Maybe the issue at hand is command of the English language where you seem to think that plasma sets "are very power hungry... (while LCD sets cost) ... a bunch less than plasmas. (to operate)"

Can we define "power hungry"?
Gosh, how much is "a bunch less"?

Really, is $1.10 per month (from pappy's post), or even $1.56 per month (the Crutchfield average for all 50/52" sets), or even $3.51 per month (the worst plasma vs the best LCD) really "a bunch"?

And it should be noted that the difference between the best plasma and the best LCD is a mere $0.47 per month . . . that's a pretty small bunch in my book.

Hell all of the above can be offset by swapping out a few lightbulbs.

I don't think the sky is gonna fall anytime soon.
I'm very suspect even of the crutchfield tests and numbers. Look at the ratings they claim for the Sony KDL-46XBR4 and the KDL-46XBR5.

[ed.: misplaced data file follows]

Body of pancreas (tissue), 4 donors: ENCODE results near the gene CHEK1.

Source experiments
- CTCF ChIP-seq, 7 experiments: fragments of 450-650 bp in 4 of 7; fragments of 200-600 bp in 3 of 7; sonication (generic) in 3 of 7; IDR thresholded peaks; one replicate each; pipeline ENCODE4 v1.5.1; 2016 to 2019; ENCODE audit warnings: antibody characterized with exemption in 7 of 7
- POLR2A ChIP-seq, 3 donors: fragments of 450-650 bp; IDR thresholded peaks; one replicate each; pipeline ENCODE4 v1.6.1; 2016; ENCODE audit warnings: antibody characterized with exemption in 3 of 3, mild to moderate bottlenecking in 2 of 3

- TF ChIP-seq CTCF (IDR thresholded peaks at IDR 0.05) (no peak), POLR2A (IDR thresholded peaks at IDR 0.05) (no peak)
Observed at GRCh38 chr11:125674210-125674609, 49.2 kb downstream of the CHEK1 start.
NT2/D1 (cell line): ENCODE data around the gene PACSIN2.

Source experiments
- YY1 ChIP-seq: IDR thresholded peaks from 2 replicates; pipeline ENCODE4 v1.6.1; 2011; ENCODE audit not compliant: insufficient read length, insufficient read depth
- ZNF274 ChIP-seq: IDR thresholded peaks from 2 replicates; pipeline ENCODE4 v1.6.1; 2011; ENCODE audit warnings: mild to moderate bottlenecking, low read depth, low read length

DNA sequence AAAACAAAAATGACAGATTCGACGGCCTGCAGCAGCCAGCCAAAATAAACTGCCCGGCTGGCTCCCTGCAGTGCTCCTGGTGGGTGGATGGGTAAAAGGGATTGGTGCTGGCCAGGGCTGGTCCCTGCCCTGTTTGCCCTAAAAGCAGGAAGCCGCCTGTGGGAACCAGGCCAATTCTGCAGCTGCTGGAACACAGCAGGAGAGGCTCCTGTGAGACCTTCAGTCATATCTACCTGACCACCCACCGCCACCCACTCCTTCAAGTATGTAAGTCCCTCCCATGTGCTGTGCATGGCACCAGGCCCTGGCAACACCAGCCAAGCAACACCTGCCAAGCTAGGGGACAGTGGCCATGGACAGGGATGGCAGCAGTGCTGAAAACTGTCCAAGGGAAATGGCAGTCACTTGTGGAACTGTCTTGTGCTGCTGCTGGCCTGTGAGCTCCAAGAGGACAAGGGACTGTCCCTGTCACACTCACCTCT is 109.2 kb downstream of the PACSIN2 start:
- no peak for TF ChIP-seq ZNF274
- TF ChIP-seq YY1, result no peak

The XBR4 they have listed at $2.91 per month to operate.

The XBR5 they have listed at $5.41 per month.

BULL. They are exactly the same set. How exactly does a glossy black bezel nearly double the power consumption? Something is very wonky about that entire chart.
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Old 02-25-2008, 03:11 PM   #10  
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I'm very suspect even of the crutchfield tests and numbers. Look at the ratings they claim for the Sony KDL-46XBR4 and the KDL-46XBR5.

The XBR4 they have listed at $2.91 per month to operate.

The XBR5 they have listed at $5.41 per month.

BULL. They are exactly the same set. How exactly does a glossy black bezel nearly double the power consumption? Something is very wonky about that entire chart.